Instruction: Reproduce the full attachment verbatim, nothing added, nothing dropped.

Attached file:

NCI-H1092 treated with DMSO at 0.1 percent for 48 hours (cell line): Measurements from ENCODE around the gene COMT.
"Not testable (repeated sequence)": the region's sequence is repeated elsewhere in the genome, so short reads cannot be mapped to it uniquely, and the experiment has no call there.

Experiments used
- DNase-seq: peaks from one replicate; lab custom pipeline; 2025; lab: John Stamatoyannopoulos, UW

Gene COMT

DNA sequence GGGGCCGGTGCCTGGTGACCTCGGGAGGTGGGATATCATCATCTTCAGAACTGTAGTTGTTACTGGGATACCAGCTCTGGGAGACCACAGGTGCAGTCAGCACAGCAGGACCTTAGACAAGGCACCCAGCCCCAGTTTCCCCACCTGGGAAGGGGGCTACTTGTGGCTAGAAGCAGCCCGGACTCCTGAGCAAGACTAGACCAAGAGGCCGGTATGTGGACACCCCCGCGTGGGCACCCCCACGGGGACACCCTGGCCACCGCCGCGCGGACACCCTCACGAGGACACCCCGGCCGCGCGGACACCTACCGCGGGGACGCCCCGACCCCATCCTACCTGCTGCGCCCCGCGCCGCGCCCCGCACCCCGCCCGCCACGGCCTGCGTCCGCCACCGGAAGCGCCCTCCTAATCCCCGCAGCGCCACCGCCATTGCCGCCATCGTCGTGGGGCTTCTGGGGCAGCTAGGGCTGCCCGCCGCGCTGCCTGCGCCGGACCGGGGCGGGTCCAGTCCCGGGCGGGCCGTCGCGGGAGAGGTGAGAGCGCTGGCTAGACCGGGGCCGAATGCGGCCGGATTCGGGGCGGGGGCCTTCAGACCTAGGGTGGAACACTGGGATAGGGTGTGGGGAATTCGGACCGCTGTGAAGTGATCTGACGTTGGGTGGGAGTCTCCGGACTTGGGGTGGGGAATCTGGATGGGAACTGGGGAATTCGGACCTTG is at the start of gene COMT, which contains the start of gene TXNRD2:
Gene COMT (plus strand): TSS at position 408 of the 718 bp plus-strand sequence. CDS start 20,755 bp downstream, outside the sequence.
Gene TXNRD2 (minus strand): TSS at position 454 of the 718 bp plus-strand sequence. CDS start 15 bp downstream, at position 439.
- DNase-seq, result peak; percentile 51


NCI-H1092 treated with DMSO at 0.1 percent for 48 hours (cell line): Measurements from ENCODE around the gene COMT.
"Not testable (repeated sequence)": the region's sequence is repeated elsewhere in the genome, so short reads cannot be mapped to it uniquely, and the experiment has no call there.

Experiments used
- DNase-seq: peaks from one replicate; lab custom pipeline; 2025; lab: John Stamatoyannopoulos, UW

Gene COMT

DNA sequence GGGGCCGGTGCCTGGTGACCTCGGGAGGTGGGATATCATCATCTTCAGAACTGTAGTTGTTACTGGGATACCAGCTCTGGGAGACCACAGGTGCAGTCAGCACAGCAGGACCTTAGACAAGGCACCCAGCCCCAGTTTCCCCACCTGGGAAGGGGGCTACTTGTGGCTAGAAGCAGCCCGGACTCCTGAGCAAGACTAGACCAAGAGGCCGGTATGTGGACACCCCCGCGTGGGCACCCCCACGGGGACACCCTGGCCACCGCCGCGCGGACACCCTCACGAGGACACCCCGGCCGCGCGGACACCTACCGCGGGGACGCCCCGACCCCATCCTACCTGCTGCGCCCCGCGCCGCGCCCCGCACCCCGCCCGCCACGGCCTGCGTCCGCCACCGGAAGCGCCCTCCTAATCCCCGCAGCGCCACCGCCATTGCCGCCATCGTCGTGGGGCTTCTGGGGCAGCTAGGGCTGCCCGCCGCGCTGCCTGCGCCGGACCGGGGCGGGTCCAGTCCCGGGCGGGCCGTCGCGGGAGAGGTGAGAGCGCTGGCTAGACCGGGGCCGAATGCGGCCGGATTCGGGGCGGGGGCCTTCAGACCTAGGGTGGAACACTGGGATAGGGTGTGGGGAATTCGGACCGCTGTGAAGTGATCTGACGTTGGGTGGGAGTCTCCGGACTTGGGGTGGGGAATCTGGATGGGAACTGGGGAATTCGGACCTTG is at the start of gene COMT, which contains the start of gene TXNRD2:
Gene COMT (plus strand): TSS at position 408 of the 718 bp plus-strand sequence. CDS start 20,755 bp downstream, outside the sequence.
Gene TXNRD2 (minus strand): TSS at position 454 of the 718 bp plus-strand sequence. CDS start 15 bp downstream, at position 439.
- DNase-seq, result peak; percentile 51